How to move a full size church organ from a house to a museum

As a hobby of electronics we are grateful to our spouses and flatmates who endure all our weird equipment and cluttered projects in their home. But sharing a home with a pipe organ enthusiast takes a different level of dedication: In the 1970s, an organist from Bristol went to their home in an attempt to install a full-size church organ, effectively transforming the modest residence into a huge musical instrument. Although recently, the house has moved to new owners who, understandably anxious to reclaim some space, have listed the entire system on eBay.

A pipe organ is installed in an attic
There is no cash in this attic; Just lots of zinc pipes and pneumatic tubing.

Fortunately, the auction was won, not by some scrap metal dealer [Look Mum No Computer], Our favorite expert on weird musical instruments. He drove all the way out of Kent to help separate the organ and to stuff dozens of pipes, mile wires and countless valves, tubes, latches and switches into his van. Once back home, he faces the daunting task of reuniting the whole lot into something capable of playing music, which he is currently documenting in a video series.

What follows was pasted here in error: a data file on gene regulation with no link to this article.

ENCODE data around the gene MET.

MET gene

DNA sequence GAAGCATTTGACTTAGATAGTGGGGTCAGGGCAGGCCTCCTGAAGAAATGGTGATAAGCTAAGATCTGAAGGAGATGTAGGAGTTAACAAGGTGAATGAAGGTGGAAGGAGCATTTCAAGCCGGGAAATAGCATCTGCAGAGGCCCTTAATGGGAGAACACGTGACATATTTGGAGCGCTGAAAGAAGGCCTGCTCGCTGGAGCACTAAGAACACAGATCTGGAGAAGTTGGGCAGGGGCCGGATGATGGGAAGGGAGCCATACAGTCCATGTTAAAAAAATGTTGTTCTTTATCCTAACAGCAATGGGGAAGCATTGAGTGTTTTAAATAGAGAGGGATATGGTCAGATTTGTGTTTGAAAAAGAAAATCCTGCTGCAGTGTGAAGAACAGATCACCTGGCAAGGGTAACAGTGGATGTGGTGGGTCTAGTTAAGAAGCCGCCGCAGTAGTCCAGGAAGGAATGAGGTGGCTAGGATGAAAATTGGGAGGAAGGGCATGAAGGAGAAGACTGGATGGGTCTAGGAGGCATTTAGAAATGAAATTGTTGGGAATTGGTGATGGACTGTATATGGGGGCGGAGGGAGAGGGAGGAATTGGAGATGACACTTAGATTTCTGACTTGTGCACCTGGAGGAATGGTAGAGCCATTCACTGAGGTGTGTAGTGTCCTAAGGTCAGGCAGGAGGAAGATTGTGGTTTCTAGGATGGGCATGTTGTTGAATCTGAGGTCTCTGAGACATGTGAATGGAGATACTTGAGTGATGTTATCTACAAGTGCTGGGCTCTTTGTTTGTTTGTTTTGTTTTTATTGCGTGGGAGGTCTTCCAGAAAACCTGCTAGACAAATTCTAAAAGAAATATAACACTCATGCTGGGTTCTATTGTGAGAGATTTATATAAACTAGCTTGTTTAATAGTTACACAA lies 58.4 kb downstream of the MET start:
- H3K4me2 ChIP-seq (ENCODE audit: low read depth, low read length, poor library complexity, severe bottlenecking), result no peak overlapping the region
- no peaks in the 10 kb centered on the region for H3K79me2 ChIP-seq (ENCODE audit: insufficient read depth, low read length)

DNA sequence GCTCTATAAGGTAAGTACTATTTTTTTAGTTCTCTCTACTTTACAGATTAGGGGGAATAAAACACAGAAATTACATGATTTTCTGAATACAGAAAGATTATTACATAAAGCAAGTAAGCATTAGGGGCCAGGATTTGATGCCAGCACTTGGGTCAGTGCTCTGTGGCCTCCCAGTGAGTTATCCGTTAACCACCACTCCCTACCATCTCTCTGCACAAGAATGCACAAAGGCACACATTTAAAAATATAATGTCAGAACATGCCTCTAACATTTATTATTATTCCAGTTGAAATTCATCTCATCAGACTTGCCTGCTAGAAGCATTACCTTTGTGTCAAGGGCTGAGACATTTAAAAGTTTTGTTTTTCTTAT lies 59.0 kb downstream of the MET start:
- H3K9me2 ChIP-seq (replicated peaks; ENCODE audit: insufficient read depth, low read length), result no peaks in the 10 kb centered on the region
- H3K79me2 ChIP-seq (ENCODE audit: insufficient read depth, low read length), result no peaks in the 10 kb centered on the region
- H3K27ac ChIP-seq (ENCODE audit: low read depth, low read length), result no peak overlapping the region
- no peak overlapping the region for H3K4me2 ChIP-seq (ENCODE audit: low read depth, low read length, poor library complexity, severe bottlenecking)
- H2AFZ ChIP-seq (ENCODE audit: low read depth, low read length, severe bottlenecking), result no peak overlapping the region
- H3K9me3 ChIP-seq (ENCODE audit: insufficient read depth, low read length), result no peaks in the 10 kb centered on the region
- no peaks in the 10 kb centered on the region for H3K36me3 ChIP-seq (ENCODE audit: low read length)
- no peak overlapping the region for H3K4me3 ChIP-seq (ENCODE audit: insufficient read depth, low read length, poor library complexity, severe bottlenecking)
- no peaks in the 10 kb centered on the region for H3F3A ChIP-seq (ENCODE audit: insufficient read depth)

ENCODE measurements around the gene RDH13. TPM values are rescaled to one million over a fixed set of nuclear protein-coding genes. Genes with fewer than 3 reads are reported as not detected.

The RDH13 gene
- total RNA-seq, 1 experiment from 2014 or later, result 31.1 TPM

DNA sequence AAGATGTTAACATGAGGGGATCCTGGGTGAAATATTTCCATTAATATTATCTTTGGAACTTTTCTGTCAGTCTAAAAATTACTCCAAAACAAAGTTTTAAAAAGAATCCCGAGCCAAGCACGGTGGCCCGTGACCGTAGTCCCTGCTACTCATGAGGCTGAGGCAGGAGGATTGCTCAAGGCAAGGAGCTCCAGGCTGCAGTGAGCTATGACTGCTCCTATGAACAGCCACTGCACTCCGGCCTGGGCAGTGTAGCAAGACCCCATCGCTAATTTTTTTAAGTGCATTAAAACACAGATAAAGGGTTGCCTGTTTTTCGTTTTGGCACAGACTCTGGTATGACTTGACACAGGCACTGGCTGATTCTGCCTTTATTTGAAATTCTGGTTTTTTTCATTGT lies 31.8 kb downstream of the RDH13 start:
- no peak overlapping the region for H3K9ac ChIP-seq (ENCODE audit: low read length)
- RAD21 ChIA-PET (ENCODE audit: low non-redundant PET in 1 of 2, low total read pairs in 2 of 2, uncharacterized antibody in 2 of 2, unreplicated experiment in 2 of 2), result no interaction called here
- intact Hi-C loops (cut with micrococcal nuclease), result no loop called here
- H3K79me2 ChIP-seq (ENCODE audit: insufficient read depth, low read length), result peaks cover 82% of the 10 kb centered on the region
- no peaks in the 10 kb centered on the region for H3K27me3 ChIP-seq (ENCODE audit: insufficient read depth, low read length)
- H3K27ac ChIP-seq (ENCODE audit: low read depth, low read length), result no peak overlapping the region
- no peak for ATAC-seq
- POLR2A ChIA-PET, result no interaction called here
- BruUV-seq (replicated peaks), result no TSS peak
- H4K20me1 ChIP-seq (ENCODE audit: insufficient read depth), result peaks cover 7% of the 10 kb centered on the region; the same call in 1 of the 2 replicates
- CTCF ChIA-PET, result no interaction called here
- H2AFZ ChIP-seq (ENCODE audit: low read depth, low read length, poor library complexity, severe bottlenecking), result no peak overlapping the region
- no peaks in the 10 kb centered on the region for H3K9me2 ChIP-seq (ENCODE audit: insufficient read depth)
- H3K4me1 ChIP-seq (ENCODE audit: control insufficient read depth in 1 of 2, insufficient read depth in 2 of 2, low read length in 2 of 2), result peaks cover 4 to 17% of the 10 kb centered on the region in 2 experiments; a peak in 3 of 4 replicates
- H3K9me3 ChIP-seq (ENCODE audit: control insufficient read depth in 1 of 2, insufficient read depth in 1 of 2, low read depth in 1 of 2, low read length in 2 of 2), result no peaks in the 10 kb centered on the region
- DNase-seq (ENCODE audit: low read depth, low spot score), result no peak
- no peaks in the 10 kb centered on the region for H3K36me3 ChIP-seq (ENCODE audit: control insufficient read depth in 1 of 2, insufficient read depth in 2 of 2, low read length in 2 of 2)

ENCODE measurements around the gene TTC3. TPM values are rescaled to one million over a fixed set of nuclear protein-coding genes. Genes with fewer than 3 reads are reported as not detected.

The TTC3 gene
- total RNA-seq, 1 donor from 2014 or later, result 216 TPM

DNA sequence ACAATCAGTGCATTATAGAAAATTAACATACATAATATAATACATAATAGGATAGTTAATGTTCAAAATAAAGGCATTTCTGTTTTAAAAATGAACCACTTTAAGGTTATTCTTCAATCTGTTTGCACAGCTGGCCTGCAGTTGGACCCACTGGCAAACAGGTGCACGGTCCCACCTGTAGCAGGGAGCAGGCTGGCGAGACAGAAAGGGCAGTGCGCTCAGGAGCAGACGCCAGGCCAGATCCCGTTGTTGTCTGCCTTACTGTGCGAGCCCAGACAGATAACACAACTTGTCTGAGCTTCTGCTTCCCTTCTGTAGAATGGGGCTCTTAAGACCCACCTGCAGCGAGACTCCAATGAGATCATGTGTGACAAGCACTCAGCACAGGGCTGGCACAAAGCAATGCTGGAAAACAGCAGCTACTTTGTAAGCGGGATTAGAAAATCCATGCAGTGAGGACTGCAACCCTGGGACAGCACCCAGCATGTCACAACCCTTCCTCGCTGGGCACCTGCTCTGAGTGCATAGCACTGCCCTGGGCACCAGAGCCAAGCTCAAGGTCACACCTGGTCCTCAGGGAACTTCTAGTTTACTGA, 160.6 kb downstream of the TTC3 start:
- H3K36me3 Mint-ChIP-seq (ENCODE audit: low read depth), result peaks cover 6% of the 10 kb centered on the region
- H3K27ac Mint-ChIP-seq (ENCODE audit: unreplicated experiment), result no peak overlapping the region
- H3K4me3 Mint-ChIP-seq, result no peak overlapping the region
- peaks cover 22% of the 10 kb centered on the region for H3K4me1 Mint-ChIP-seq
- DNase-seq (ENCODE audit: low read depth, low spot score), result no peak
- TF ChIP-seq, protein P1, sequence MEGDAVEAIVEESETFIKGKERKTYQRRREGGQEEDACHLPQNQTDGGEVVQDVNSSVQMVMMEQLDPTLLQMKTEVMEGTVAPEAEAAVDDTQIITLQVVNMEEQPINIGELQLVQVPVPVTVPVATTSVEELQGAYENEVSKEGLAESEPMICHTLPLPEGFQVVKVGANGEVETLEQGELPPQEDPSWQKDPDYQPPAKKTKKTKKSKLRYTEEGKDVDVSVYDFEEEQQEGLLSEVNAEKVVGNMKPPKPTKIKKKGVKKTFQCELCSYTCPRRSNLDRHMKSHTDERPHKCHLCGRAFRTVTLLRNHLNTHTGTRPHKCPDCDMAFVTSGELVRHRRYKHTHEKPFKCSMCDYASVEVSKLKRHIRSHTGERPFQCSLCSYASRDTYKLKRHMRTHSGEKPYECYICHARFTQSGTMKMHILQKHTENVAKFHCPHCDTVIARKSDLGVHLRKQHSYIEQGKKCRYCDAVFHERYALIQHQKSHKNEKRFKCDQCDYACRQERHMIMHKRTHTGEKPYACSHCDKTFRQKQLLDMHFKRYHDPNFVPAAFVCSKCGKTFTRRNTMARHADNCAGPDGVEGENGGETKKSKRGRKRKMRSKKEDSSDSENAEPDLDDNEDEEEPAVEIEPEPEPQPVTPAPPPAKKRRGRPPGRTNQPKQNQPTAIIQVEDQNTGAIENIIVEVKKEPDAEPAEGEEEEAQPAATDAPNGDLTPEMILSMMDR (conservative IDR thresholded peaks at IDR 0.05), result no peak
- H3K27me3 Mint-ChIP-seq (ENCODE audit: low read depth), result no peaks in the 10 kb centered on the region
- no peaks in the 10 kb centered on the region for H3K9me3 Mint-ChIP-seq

Organ’s new home is this museum is (not) obsolete, where his own house is decorated in such a way that he has spent most of his life in it. The first step in making it work was to ignite the blower, which effectively had a powerful electric air pump and a pressure-regulating mechanism. Once this was done, a row of pipes was added to test the actuation system. It consists of a set of solenoids that simply open or close the air supply to each pipe. [LMNC] An earlier project still had an Arduino-based organ driver system that allowed him to attach a MIDI keyboard to a partially-complete device and play a few notes on it.

There is still much to be done, but we are certainly impressed [LMNC] Has achieved so far and cannot wait for the organ to regain its former glory. We already knew that you could control pipe parts with MIDI and we saw a lot of small parts made from scratch. Thanks for the tip, [hackbyte]!

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